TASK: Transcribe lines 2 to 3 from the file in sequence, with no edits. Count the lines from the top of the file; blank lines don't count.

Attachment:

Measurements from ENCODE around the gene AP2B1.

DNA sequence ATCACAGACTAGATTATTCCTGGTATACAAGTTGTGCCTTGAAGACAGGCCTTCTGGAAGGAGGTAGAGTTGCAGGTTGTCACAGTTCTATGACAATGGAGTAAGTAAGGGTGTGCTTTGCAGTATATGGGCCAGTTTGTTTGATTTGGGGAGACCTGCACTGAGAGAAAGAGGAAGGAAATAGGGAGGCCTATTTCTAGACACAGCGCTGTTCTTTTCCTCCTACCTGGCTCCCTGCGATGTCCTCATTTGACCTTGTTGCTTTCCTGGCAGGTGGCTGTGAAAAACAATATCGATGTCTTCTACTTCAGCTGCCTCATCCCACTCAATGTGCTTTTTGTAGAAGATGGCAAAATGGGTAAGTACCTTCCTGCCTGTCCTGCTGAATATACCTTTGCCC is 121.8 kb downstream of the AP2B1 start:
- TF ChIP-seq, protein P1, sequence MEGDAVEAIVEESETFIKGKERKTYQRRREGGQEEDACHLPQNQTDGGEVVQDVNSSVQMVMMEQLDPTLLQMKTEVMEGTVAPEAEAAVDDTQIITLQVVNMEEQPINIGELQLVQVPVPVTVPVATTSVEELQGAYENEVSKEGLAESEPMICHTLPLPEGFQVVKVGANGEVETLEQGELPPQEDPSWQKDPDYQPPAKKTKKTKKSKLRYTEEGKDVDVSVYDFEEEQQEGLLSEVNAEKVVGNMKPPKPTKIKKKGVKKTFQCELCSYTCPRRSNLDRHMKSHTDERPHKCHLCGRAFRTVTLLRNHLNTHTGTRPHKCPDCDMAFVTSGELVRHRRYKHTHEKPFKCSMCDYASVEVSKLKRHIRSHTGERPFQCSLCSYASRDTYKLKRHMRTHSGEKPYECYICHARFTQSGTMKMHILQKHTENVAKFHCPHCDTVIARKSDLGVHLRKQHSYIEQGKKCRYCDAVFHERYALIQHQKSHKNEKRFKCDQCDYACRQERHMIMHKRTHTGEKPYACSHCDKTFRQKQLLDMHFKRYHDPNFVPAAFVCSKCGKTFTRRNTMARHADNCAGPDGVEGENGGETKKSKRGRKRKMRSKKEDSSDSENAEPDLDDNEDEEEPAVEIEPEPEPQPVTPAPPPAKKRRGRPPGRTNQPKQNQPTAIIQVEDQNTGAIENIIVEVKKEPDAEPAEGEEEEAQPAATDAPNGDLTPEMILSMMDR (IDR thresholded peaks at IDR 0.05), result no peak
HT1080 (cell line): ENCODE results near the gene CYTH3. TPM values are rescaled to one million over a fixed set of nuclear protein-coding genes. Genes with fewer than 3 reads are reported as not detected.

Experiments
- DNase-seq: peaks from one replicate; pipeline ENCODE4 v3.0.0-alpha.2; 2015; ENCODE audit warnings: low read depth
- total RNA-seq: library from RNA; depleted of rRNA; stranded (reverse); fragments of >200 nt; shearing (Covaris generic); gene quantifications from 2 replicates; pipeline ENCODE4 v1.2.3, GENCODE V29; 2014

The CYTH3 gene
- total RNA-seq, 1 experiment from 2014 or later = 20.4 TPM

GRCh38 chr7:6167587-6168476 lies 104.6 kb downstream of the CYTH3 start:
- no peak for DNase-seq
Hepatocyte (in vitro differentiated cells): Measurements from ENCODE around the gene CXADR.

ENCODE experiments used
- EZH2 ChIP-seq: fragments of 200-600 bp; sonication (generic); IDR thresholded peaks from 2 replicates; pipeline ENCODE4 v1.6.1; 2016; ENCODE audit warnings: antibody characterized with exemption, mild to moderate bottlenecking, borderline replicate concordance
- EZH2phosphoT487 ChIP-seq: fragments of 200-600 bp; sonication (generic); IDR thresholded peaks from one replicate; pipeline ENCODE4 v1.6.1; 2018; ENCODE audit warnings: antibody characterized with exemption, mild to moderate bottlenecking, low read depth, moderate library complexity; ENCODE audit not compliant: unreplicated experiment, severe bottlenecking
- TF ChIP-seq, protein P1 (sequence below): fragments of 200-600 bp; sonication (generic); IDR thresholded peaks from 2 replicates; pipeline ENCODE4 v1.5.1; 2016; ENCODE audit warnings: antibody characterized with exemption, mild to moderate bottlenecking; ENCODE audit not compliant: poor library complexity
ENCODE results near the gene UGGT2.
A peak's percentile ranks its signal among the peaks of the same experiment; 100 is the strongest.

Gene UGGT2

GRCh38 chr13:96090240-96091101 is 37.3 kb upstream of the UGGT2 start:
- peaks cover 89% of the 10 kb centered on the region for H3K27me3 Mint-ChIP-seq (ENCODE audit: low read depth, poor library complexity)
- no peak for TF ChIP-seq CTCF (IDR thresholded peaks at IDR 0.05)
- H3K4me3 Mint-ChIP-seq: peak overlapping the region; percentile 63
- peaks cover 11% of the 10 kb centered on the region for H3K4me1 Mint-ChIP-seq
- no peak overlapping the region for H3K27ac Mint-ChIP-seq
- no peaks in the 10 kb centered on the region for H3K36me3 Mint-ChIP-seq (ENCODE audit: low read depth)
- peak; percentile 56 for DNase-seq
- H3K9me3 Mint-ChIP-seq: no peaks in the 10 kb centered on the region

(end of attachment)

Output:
DNA sequence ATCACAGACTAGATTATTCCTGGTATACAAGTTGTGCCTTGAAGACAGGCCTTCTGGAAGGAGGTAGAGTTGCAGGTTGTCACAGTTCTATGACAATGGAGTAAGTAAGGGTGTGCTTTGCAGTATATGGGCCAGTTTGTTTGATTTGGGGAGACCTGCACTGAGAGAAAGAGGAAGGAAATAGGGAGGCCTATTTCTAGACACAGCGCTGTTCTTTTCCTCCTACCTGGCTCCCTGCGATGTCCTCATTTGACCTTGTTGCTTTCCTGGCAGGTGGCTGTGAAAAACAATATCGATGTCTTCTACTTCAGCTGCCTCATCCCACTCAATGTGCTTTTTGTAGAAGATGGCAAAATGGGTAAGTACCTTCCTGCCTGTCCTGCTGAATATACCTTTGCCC is 121.8 kb downstream of the AP2B1 start:
- TF ChIP-seq, protein P1, sequence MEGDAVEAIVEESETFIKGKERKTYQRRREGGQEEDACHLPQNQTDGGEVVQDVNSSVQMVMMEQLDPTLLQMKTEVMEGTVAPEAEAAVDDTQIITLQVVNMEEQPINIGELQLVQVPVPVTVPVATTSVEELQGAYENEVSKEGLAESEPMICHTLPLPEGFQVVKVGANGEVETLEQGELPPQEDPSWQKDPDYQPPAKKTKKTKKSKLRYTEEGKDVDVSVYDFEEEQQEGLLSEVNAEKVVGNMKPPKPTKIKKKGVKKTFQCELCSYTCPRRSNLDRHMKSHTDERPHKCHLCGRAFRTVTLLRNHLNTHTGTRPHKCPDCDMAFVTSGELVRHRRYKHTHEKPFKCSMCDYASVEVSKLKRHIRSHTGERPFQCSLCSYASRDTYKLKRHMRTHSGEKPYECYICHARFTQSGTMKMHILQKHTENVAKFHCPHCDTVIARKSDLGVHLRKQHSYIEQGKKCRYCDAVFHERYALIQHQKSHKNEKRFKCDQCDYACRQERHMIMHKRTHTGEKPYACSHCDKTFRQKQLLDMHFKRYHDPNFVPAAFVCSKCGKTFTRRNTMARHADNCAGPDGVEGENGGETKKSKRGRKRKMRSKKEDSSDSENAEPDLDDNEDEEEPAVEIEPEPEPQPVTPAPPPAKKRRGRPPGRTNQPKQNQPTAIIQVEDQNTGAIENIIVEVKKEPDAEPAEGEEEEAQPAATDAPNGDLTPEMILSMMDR (IDR thresholded peaks at IDR 0.05), result no peak